My chest swelled with pride as I read the advertisement on one of the front ad pages of this week's New England Journal of Medicine: "The Board of Trustees of Quinnipiac University Extends Congratulations on the Accreditation of its FRANK H NETTER MD SCHOOL OF MEDICINE"|."?
Please understand, ordinarily ads do not cause my chest to swell with pride. However, I had just sat down to dinner and opened this week's NEJM (yes, sometimes I read it at dinner, but only if I'm dining solo) after returning from a committee meeting at which we had voted on admitting the first group of students to the first class of the first new U.S. medical school to open in 30 years. Frank Netter is one of 12 new medical schools actively pursuing accreditation. There are perhaps 10 more under consideration.
The unfortunate reality, however, is that we are facing a shortage of primary care doctors on the order of more than 125,000 over the next 10 years. The 60 students that The Frank Netter School will admit to next year's class will not even make a dent.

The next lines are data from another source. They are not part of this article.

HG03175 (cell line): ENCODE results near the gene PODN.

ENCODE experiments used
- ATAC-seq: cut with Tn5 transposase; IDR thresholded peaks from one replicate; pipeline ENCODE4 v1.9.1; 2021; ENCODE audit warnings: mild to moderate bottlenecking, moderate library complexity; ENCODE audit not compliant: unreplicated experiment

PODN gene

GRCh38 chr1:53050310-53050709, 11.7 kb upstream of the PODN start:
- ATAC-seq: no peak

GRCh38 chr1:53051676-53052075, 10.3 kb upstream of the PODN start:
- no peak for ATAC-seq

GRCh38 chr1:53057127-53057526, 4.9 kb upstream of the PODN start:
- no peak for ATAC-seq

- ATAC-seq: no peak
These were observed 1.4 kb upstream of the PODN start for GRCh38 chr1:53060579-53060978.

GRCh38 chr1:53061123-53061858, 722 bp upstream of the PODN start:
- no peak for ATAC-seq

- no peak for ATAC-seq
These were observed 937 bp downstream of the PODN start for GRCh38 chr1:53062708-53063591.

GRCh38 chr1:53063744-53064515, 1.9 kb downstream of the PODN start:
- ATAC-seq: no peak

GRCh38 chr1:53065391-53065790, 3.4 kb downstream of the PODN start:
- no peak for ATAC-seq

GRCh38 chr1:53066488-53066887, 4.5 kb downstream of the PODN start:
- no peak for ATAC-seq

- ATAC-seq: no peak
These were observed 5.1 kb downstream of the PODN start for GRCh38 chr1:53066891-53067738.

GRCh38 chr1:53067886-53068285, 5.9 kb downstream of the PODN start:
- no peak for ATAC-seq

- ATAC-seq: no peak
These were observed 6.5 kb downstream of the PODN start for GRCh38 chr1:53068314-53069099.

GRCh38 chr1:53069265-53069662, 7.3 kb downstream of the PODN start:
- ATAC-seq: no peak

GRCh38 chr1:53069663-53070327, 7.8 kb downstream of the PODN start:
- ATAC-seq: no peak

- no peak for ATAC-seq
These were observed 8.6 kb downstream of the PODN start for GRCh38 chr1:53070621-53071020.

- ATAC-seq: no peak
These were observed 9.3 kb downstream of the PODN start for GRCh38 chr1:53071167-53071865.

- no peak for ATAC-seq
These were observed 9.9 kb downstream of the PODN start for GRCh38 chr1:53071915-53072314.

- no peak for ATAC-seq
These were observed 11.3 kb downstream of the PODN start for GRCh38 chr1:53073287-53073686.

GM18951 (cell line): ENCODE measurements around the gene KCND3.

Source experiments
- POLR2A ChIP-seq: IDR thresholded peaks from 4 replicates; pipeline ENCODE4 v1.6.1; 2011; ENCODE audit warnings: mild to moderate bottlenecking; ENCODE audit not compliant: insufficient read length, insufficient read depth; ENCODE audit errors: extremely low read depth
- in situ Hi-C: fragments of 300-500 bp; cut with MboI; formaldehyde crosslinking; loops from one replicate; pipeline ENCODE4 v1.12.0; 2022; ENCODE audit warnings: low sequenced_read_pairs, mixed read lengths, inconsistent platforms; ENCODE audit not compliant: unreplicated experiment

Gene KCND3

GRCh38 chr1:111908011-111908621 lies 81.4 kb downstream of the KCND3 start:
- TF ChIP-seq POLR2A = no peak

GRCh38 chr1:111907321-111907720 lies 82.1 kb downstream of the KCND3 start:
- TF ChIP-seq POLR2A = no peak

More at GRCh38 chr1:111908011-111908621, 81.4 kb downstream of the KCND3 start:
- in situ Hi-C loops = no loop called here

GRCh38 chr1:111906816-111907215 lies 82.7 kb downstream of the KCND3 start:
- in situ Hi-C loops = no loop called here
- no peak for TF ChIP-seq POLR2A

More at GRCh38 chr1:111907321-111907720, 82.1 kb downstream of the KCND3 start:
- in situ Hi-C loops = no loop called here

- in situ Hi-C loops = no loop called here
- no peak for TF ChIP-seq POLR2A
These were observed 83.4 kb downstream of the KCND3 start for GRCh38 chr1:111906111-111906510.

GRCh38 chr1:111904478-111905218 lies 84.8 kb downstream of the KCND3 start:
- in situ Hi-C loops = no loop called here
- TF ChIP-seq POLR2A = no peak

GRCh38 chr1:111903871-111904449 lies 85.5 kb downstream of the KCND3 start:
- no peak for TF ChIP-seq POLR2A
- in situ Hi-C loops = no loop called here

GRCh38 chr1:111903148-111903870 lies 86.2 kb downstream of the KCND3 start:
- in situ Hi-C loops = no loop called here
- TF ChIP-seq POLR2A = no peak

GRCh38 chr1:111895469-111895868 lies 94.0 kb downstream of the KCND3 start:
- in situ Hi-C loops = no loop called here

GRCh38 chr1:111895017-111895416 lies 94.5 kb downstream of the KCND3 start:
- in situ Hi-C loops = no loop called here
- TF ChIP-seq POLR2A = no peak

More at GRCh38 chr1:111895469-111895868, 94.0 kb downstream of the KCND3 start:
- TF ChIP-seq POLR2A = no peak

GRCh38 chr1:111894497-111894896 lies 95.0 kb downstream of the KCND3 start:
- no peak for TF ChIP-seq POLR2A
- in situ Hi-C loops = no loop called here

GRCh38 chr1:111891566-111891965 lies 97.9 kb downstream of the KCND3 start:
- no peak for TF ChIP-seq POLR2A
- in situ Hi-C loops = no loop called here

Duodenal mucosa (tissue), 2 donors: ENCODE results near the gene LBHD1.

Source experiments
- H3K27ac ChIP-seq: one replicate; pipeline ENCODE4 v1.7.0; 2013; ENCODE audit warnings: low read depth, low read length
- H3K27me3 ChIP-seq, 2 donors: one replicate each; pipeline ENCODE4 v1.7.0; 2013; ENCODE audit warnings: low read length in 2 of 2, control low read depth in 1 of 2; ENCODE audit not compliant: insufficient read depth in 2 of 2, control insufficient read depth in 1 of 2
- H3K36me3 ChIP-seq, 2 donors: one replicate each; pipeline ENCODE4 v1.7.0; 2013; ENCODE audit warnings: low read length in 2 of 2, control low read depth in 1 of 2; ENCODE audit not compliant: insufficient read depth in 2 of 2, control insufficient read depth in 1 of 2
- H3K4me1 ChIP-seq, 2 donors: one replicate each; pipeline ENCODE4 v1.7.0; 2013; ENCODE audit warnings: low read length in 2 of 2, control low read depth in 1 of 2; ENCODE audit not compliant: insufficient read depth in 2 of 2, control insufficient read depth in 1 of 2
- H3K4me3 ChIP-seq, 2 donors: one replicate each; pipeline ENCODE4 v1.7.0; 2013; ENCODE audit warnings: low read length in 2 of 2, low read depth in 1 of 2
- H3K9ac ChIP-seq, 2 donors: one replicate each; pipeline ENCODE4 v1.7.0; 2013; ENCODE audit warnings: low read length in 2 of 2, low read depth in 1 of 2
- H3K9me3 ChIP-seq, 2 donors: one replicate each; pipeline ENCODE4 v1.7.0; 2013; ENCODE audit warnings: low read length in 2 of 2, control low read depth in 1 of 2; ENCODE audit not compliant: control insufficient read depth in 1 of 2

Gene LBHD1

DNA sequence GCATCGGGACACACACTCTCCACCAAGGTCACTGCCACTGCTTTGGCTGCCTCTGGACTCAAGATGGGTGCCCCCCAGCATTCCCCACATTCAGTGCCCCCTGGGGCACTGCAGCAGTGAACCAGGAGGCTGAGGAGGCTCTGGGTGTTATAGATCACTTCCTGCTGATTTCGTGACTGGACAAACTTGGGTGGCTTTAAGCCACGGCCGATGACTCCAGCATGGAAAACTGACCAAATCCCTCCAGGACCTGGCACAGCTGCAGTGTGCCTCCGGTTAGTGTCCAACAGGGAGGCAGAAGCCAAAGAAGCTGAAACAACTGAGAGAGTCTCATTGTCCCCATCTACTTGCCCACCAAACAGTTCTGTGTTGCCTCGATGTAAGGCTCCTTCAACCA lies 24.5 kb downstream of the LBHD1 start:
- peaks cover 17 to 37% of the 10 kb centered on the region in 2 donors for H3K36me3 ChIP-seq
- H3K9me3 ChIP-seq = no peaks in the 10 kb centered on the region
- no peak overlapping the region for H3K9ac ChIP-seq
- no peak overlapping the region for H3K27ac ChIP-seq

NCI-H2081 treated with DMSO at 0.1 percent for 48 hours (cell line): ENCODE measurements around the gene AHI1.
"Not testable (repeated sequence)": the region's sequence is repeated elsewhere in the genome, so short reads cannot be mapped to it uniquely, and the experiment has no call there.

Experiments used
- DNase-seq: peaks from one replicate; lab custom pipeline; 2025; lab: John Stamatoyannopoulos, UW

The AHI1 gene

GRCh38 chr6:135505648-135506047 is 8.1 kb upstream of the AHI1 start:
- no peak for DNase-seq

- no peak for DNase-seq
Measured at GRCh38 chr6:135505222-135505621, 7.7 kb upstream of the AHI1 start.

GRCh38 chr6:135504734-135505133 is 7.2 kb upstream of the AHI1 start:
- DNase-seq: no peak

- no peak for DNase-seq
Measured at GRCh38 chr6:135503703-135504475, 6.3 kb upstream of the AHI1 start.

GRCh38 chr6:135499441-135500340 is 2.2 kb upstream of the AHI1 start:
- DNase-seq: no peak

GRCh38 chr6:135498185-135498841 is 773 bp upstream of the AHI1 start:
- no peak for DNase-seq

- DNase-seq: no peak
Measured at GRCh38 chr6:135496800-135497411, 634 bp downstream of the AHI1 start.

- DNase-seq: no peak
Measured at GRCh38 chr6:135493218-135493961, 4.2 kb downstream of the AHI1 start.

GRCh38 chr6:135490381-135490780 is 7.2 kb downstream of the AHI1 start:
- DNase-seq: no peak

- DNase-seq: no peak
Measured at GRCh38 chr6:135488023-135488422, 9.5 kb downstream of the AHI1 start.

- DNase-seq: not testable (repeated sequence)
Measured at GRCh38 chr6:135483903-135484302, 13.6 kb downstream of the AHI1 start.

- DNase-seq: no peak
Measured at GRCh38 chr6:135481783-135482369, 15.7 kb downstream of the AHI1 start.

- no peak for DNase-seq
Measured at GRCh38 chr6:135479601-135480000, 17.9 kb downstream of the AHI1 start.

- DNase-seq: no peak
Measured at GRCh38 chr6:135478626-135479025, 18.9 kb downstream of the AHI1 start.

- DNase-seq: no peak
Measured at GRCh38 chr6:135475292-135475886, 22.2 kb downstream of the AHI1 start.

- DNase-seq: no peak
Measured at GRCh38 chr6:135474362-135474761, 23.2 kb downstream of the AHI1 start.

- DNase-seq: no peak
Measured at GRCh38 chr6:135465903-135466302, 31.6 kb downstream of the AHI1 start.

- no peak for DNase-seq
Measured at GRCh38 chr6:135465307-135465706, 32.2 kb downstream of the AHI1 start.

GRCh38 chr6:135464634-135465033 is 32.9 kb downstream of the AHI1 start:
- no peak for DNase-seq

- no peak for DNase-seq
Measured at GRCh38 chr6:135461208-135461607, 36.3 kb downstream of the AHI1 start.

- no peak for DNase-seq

I had a very interesting conversation a few weeks ago with one of the student candidates I interviewed about how primary care medicine needs to change. He had a background in technology much deeper than the average doctor, let alone the average medical student. We discussed how the current outdated practice model can be streamlined. Students like this at least provide me with some hope that we can adapt.
In my opinion the "medical home"? model is not a viable solution unless we intend to build an additional 125,000 of them. Maybe the construction industry can produce them. I don't think even another 12, or for that matter 22, new medical schools can.
In the meantime, while we wait for this new crop of medical students to mature (seven years minimum, realistically more than 10), First Stop Health aims to fill the gaps in care prevalent within the current "system."? We are working to develop the databases, methods, and systems that will enable the average American to access high quality, affordable healthcare in the first half of the 21st Century.